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The Young Adolescent Project: A longitudinal study of the effects of maltreatment on adolescent development

Published online by Cambridge University Press:  17 December 2019

Sonya Negriff
Affiliation:
Department of Research & Evaluation, Kaiser Permanente Southern California, Pasadena, CA, USA
Elana B. Gordis
Affiliation:
Department of Psychology, University at Albany–State University of New York, Albany, NY, USA
Elizabeth J. Susman
Affiliation:
Department of Biobehavioral Health, The Pennsylvania State University, University Park, PA, USA
Kihyun Kim
Affiliation:
Department of Social Welfare, Sungkyunkwan University, Seoul, Korea
Melissa K. Peckins
Affiliation:
Department of Psychology, University of Michigan, Ann Arbor, MI, USA
Janet U. Schneiderman
Affiliation:
Department of Nursing, Suzanne Dworak-Peck School of Social Work, University of Southern California, Los Angeles, CA, USA
Ferol E. Mennen
Affiliation:
Department of Children, Youth, and Families, Suzanne Dworak-Peck School of Social Work, Unuversity of Southern California, Los Angeles, CA, USA
Corresponding
E-mail address:

Abstract

The Young Adolescent Project (YAP) is an ongoing longitudinal study investigating the effects of abuse and neglect on adolescent development. It is a multidisciplinary study guided by a developmental, ecological perspective, and designed to consider the physical, social, and psychological effects of childhood maltreatment through the transition from childhood to adolescence. Four waves of data collection have been completed, ranging from early (Mean age = 10.95) to late adolescence (Mean age = 18.24). Members of the maltreated group (n = 303) were selected from new cases that had been opened by the Department of Child and Family Services, whereas the comparison group (n = 151) were not involved with child welfare but lived in the same neighborhoods as the maltreated group. The study assessed a wide variety of domains including physical development (e.g., height, weight, body mass, pubertal development); physiological reactivity (e.g., cortisol); cognitive abilities; mental health (e.g., symptoms of depression, anxiety, trauma, and aggression); risk behavior (e.g., sexual activity, delinquency, or substance use); social development (e.g., self-esteem, competence, and social support); family environment; and exposure to community violence. Overall, our findings demonstrated the pervasive and persistent adverse effects of child maltreatment both within and across domains, but they also identified maltreated youth with positive functioning. Our hope is that this work will help move us toward identifying targets for intervention to cultivate resilience and positive adaptation after early maltreatment experiences.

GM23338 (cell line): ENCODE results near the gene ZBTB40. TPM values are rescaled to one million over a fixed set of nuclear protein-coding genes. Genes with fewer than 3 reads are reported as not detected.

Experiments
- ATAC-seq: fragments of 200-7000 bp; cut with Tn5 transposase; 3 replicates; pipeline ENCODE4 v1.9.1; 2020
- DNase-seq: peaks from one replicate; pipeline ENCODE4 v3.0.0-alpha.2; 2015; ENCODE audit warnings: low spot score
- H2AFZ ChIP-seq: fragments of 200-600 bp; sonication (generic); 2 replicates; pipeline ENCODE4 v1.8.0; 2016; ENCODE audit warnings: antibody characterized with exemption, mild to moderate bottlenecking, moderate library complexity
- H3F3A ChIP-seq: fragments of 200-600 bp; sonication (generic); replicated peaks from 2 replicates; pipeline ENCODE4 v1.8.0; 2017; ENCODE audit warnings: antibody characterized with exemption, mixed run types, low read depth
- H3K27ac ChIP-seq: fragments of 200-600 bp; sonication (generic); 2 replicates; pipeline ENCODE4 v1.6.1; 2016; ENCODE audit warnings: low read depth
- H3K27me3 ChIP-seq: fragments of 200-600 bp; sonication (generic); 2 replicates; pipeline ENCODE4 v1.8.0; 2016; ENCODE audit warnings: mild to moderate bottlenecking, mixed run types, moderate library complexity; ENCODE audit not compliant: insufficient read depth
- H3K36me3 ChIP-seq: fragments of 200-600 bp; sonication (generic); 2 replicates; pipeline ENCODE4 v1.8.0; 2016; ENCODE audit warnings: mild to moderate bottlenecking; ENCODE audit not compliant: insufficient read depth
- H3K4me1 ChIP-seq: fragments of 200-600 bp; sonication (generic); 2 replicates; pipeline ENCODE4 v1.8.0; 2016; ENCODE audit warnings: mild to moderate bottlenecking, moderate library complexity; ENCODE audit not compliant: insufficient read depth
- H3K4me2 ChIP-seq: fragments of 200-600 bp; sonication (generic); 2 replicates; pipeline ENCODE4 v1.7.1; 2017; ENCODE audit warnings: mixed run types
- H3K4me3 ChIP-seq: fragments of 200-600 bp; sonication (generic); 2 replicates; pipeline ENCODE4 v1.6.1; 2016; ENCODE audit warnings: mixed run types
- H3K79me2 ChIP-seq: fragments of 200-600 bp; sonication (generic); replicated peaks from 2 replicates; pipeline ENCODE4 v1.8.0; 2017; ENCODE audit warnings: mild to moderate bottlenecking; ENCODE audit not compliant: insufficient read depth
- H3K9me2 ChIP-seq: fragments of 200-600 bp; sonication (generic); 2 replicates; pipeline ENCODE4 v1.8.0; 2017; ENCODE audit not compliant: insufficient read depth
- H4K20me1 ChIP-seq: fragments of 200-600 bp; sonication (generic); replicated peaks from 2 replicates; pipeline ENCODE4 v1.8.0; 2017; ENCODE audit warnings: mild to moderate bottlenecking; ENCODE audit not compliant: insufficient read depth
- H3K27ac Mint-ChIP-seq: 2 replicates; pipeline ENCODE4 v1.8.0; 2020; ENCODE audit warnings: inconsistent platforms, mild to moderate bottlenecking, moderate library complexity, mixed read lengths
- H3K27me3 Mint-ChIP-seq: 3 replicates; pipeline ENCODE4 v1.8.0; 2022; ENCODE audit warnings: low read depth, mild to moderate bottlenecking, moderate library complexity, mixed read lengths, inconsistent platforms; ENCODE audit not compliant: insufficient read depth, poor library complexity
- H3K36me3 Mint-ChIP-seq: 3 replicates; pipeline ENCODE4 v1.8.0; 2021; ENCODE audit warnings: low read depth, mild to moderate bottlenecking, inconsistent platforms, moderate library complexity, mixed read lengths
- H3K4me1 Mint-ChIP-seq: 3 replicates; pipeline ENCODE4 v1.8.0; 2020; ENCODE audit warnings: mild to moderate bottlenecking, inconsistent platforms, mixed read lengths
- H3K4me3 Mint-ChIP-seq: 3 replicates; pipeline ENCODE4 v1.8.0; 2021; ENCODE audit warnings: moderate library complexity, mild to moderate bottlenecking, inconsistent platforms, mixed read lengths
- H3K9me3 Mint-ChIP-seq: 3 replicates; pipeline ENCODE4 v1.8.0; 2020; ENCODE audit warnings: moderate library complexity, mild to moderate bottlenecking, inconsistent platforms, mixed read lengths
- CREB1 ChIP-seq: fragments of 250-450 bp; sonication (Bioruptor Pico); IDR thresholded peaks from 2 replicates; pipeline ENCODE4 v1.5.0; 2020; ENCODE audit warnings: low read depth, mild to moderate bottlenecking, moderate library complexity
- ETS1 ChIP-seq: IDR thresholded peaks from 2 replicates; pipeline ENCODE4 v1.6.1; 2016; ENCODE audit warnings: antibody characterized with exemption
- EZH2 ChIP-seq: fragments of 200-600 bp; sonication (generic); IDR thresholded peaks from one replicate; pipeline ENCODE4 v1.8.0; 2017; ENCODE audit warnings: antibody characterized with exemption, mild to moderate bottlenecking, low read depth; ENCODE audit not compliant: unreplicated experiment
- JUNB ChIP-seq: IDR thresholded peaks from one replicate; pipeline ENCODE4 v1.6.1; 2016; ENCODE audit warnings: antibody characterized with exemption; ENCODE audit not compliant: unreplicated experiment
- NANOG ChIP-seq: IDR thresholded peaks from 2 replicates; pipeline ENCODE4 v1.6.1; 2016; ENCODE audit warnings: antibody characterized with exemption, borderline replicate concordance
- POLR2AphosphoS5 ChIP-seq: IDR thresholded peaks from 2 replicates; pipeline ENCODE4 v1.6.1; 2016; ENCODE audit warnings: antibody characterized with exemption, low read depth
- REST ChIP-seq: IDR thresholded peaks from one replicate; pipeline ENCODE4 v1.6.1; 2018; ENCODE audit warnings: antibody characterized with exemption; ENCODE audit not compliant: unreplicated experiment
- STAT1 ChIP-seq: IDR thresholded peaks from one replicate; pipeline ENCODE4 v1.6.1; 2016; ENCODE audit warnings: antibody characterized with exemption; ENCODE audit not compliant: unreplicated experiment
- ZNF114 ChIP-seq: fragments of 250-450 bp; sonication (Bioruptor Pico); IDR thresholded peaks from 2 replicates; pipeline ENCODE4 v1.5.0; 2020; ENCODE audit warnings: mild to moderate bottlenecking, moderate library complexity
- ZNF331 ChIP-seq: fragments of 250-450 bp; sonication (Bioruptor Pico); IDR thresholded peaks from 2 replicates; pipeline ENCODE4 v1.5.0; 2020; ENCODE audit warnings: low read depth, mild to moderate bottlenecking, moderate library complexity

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Regular Articles
Copyright
Copyright © Cambridge University Press 2019

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